UW-Madison - Department of Curriculum and Instruction - News

Medical imaging Carillon Tower Glass blowing Laptop and lecture A smiling student Sunrise over the Education Building Chairs on the Memorial Union Terrace Bascom hall staircase Graduating students in silhouette Crowd of people on Bascom Hill A student tutoring Student with diploma Dance Department performance Night view of Bascom in the winter Memorial Union Terrace in autumn Memorial Union Terrace chairs Dance department performance Bucky Badger in front of a parade float Bascom Hall in the summertime Lincoln statue Students walking in the snow University of Wisconsin - Madison Crest Lincoln statue in the snow Forward Logo Student at graduation Bicycle in the snow Rathskellar Fireplace Sailboat with Capitol Building in the background A sailboat at the Memorial Union Bascom Hill in Autumn Bucky Badger studying with a student. Students among blooming trees at UW-Madison Bucky reading a book University flag on Bascom Hill Video camera view screen Student on a frozen lake Lincoln Statue on Bascom Hill Bascom Hill in winter Students collaborating Memorial Union Terrace chairs in the snow Kohl Center logo Graduates with diplomas A hands-on project Stacked, illuminated figures View from the top of Van Hise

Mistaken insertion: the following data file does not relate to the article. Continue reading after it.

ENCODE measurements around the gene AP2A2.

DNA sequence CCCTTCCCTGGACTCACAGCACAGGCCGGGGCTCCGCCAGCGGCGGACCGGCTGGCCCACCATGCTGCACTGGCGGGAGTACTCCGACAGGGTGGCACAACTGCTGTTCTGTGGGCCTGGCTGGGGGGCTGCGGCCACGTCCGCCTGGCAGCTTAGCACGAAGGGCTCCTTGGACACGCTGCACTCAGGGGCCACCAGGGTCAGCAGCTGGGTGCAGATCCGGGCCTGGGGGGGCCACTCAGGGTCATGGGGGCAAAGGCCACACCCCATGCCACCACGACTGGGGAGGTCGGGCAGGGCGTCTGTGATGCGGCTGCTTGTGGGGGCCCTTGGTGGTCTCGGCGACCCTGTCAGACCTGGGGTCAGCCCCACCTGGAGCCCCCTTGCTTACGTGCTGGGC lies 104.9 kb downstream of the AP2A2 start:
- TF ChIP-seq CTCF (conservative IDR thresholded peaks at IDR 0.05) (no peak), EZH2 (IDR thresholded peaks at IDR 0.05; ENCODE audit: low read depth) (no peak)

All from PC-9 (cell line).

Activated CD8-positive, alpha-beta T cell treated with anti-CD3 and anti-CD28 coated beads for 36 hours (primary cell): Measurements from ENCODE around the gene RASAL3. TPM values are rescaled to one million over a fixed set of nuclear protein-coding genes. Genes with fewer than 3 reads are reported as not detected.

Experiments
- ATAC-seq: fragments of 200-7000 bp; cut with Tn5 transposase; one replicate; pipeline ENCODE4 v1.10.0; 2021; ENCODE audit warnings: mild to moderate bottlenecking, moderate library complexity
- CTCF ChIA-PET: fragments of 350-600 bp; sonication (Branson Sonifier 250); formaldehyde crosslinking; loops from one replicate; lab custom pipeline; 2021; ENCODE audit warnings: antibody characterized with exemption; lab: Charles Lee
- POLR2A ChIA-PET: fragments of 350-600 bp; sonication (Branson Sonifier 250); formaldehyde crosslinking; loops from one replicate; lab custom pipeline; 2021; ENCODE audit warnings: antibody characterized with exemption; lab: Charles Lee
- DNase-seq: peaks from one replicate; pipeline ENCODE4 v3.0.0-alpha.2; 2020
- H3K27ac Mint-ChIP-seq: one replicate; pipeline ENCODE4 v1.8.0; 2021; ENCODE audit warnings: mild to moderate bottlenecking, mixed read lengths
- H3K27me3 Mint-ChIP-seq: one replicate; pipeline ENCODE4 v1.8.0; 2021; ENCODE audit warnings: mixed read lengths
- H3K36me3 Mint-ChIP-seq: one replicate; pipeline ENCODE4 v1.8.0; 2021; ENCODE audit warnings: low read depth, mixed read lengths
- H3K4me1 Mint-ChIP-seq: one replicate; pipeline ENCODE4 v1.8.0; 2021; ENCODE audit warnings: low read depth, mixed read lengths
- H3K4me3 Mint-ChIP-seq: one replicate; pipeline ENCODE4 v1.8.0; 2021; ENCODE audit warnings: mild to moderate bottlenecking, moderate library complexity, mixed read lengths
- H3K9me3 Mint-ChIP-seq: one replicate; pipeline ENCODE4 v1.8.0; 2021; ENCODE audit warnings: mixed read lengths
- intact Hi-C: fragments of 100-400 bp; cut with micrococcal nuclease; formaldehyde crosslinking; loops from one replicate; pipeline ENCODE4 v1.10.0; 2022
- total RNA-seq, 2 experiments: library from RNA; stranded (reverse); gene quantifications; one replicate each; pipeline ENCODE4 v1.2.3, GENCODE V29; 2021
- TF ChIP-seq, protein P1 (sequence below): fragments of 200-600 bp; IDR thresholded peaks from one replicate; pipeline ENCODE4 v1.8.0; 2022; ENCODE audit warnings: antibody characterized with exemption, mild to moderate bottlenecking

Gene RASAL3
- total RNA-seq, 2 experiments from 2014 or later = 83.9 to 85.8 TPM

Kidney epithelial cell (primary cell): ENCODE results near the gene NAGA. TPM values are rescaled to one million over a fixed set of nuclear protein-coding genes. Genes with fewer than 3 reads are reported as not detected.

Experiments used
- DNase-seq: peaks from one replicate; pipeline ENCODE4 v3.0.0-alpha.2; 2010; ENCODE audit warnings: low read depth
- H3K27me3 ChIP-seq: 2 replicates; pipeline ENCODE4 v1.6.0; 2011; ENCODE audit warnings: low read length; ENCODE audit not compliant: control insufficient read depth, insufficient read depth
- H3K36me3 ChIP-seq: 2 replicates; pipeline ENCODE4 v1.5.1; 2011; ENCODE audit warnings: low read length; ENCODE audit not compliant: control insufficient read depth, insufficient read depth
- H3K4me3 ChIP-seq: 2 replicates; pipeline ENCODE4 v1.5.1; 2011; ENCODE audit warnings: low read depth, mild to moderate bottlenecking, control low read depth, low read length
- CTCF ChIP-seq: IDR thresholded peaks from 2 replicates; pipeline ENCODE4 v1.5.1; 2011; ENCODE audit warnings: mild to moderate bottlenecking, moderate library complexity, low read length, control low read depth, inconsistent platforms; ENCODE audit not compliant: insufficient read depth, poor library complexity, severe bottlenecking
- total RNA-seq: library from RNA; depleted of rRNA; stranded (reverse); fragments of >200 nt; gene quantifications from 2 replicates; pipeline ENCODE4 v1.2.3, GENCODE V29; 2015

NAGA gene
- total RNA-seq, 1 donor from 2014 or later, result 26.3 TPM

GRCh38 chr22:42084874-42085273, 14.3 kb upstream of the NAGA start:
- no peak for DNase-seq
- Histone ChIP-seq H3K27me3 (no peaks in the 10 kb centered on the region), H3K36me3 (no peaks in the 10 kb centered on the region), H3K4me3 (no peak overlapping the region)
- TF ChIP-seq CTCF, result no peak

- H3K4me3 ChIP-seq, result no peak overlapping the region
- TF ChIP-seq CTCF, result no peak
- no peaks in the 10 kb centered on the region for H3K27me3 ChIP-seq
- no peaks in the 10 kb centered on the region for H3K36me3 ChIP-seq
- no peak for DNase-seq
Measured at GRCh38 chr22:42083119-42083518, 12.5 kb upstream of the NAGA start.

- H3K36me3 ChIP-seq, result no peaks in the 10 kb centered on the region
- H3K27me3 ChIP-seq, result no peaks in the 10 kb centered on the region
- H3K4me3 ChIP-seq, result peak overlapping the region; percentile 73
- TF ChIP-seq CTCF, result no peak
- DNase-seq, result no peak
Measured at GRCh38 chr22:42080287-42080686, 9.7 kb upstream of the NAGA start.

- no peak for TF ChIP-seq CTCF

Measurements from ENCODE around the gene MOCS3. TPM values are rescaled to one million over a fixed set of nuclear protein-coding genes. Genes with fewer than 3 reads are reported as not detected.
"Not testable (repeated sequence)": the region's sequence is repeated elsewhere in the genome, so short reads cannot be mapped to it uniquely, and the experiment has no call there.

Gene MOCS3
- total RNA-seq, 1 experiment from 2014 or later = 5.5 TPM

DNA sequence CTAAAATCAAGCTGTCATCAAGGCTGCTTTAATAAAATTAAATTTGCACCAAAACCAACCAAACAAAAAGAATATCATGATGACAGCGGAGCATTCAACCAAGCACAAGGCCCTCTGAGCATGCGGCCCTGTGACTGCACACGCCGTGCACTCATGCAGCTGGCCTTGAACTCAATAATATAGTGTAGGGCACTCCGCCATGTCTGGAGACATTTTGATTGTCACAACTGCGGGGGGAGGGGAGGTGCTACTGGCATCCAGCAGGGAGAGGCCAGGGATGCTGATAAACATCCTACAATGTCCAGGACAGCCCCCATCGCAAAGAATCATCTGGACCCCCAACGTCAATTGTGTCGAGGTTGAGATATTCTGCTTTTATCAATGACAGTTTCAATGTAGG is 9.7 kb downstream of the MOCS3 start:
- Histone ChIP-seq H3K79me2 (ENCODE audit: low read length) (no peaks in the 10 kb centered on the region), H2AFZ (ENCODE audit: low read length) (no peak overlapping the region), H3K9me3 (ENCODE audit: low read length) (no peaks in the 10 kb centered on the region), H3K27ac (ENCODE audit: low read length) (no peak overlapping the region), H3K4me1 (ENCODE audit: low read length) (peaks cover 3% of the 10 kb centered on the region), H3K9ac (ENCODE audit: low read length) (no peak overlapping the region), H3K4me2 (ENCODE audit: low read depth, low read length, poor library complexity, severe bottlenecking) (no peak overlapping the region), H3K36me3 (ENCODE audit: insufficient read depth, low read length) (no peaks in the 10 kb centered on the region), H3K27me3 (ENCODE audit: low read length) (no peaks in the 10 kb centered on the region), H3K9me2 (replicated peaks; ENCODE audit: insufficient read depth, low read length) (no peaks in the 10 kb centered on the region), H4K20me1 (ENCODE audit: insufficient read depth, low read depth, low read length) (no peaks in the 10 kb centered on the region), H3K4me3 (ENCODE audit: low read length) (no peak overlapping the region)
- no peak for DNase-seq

Main Office

Curriculum & Instruction
School of Education
210 Teacher Education Building
225 North Mills Street
MadisonWI  53706

Tel: 608/263.4600
Fax: 608/263.9992

Email: curric@education.wisc.edu
or by contact form

Curriculum and Instruction News

Ladson-Billings speaks with Journal Sentinel about Wisconsin's achievement gap

November 02, 2016
UW-Madison's Gloria Ladson-Billings was quoted in a recent Milwaukee Journal Sentinel article examining the achievement gap between black and white students in Wisconsin.

In 2015, the report notes that Wisconsin had the largest science achievement gap in the country between black and white students in both fourth and eighth grades. Wisconsin also had the widest high school graduation gap between white and black students in 2015.

Ladson-Billings is the School of Education's Kellner Family Distinguished Chair in Urban Education and is a professor with the departments of Curriculum and InstructionEducational Policy Studies, and Educational Leadership and Policy Analysis.

In the article, Ladson-Billings stresses the complexity of the achievement disparities, and says that too many policymakers and politicians want to explain the gap with just a single explanation, such as "poverty, parental shortcomings or cultural deficits."

The article quotes Ladson-Billings as saying: "The truth is we're looking at a set of decisions about housing, employment — both unemployment and under-employment — incarceration and teacher expectations that make it difficult for African-American students to succeed."

The full article by Erin Richards is posted on the Journal Sentinel's website.
© 2018 Board of Regents of the University of Wisconsin System • Please contact the School of Education External Relations Office with questions, issues or comments about this site.